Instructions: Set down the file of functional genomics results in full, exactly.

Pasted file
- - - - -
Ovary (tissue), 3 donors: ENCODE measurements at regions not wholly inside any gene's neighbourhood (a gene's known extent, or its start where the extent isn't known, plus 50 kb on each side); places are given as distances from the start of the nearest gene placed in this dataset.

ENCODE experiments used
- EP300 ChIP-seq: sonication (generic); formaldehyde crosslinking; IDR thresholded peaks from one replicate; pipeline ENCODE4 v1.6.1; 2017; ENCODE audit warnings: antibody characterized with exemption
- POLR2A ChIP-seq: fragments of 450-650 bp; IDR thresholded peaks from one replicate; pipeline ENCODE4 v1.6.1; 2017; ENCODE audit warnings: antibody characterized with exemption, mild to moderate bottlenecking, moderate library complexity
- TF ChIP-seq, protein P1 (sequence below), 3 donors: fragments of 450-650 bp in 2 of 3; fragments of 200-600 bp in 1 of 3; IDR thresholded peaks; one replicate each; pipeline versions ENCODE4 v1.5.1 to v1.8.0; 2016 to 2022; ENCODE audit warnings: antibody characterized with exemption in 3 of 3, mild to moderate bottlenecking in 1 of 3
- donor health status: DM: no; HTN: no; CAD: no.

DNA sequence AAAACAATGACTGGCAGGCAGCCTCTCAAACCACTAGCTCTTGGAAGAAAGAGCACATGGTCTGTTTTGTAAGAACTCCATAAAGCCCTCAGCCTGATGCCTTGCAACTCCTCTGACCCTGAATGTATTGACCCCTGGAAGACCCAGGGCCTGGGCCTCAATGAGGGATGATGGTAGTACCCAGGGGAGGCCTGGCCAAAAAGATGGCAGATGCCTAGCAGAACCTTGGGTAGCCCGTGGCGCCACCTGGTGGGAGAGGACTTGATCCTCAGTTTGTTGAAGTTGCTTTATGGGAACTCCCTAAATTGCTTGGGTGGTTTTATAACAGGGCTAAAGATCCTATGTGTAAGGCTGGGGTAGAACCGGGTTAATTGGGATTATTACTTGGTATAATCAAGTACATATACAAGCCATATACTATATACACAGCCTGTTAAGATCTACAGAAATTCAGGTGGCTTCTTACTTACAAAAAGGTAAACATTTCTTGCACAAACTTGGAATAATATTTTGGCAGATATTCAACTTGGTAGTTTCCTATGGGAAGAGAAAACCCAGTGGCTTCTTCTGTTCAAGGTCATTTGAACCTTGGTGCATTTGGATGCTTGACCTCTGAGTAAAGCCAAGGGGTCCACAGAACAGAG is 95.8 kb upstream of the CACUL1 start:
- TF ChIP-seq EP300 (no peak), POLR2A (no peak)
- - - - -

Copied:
Ovary (tissue), 3 donors: ENCODE measurements at regions not wholly inside any gene's neighbourhood (a gene's known extent, or its start where the extent isn't known, plus 50 kb on each side); places are given as distances from the start of the nearest gene placed in this dataset.

ENCODE experiments used
- EP300 ChIP-seq: sonication (generic); formaldehyde crosslinking; IDR thresholded peaks from one replicate; pipeline ENCODE4 v1.6.1; 2017; ENCODE audit warnings: antibody characterized with exemption
- POLR2A ChIP-seq: fragments of 450-650 bp; IDR thresholded peaks from one replicate; pipeline ENCODE4 v1.6.1; 2017; ENCODE audit warnings: antibody characterized with exemption, mild to moderate bottlenecking, moderate library complexity
- TF ChIP-seq, protein P1 (sequence below), 3 donors: fragments of 450-650 bp in 2 of 3; fragments of 200-600 bp in 1 of 3; IDR thresholded peaks; one replicate each; pipeline versions ENCODE4 v1.5.1 to v1.8.0; 2016 to 2022; ENCODE audit warnings: antibody characterized with exemption in 3 of 3, mild to moderate bottlenecking in 1 of 3
- donor health status: DM: no; HTN: no; CAD: no.

DNA sequence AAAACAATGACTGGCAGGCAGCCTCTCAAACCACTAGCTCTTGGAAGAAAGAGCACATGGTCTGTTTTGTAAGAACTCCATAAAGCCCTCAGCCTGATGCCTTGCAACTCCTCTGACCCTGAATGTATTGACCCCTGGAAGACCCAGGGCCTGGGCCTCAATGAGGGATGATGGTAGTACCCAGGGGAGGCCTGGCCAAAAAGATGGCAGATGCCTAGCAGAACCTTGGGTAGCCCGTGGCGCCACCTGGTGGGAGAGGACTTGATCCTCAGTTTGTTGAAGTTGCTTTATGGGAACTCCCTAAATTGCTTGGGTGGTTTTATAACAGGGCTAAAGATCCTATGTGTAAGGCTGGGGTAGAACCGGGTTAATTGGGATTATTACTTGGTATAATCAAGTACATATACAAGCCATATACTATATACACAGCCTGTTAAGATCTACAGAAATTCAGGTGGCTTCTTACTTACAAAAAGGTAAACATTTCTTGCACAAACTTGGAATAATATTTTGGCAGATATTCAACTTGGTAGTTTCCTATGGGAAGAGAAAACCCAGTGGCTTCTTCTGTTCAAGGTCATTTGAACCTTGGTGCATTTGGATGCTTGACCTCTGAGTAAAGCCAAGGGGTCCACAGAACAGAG is 95.8 kb upstream of the CACUL1 start:
- TF ChIP-seq EP300 (no peak), POLR2A (no peak)